Plan for a Healthy Pregnancy

To help a pregnancy get off to a good start, take these steps before you get pregnant:

•  Get a medical checkup. Discuss your medical history and your family medical history with your doctor.

•  Do you have a chronic medical problem, such as asthma, diabetes, or high blood pressure? If you do, ask your doctor if changes need to be made in your treatment plan.

•  Find out what medicines you can take. Ask which ones you should not take. Tell or show your doctor all prescribed and over-the-counter medicines, vitamins, herbal products, etc. that you take. Ask if you need to change any of these while you try to get pregnant.

•  Take 400 to 800 micrograms (.4 to .8 milligrams) of folic acid every day. This B vitamin can help prevent serious birth defects of the brain and spine. Make sure you take folic acid for at least one month before you get pregnant. Women who have had a baby with a serious problem of the brain or spine should take the amount of folic acid their doctors advise.

•  Discuss current and past birth control methods.  Ask what method you should use until you decide to get pregnant.

•  If you or your partner has a family history of sickle-cell disease, Tay-Sachs disease, etc., get genetic counseling. Do this, too, if you are older than age 35 or if your partner is age 60 or older.

•  Do you smoke? Do you take street drugs? If so, now is the time to quit. Get help if you need it.

•  Stop or limit alcohol use. This will make it easier to go without it when you are pregnant.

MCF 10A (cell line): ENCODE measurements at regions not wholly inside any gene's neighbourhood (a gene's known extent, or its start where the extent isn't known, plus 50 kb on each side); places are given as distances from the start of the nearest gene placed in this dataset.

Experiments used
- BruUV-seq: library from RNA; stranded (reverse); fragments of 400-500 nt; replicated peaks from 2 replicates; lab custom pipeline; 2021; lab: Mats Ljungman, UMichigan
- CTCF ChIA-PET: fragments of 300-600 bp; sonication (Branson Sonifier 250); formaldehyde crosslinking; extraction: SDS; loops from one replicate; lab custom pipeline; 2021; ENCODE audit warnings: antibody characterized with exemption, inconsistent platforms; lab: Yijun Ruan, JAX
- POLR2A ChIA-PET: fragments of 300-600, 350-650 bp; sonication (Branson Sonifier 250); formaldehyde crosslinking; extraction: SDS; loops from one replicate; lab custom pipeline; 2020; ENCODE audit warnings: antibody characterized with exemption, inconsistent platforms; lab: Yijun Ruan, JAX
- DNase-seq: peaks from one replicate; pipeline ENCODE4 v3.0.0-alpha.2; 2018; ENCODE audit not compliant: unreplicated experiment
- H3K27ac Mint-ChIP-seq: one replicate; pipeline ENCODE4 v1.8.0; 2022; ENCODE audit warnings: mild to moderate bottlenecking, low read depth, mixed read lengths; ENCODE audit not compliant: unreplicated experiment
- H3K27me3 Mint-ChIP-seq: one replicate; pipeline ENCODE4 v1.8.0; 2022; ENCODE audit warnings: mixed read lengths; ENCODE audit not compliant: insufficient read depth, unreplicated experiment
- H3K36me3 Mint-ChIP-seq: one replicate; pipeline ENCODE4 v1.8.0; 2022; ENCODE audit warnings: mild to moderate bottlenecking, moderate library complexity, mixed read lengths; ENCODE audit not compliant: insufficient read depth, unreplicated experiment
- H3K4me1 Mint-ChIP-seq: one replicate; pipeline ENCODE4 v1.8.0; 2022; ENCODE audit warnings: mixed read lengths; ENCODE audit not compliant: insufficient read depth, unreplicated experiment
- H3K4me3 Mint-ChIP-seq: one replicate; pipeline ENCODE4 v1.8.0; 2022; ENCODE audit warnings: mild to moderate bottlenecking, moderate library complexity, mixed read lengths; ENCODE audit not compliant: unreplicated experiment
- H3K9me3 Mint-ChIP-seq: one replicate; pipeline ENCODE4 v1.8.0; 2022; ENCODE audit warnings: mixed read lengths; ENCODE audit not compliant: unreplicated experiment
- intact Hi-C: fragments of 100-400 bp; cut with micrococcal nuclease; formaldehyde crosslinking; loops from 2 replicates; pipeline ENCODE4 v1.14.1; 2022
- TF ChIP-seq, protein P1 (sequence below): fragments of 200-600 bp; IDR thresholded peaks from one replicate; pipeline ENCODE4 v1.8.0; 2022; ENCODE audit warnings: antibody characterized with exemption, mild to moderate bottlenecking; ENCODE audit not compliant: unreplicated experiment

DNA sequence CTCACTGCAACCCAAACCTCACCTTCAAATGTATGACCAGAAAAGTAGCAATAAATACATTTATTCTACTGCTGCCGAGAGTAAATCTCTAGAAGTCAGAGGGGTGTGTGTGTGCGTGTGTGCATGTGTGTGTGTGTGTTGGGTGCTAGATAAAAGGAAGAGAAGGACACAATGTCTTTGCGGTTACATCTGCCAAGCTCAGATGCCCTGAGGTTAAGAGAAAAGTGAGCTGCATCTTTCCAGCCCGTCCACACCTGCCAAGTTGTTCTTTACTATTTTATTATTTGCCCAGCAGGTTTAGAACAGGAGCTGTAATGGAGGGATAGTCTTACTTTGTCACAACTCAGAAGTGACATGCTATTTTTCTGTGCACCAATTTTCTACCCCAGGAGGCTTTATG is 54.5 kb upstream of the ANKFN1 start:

•  Get vaccines, as advised by your doctor.

•  Avoid exposure to X-rays.

•  Caffeine is okay for women planning to get pregnant, but limit it to 400 milligrams a day. This is the amount in about two 8-ounce cups of coffee. Follow your doctor’s advice for caffeine during pregnancy.

•  Get regular exercise.

•  If you are overweight, lose weight before you get pregnant.

•  Eat healthy foods. These include:

– Fruits and vegetables.

– Whole grain breads and cereals.

– Low-fat dairy foods and other calcium-rich foods.

This website is not meant to substitute for expert medical advice or treatment. Follow your doctor’s or health care provider’s advice if it differs from what is given in this guide.


The American Institute for Preventive Medicine (AIPM) is not responsible for the availability or content of external sites, nor does AIPM endorse them. Also, it is the responsibility of the user to examine the copyright and licensing restrictions of external pages and to secure all necessary permission.


The content on this website is proprietary. You may not modify, copy, reproduce, republish, upload, post, transmit, or distribute, in any manner, the material on the website without the written permission of AIPM.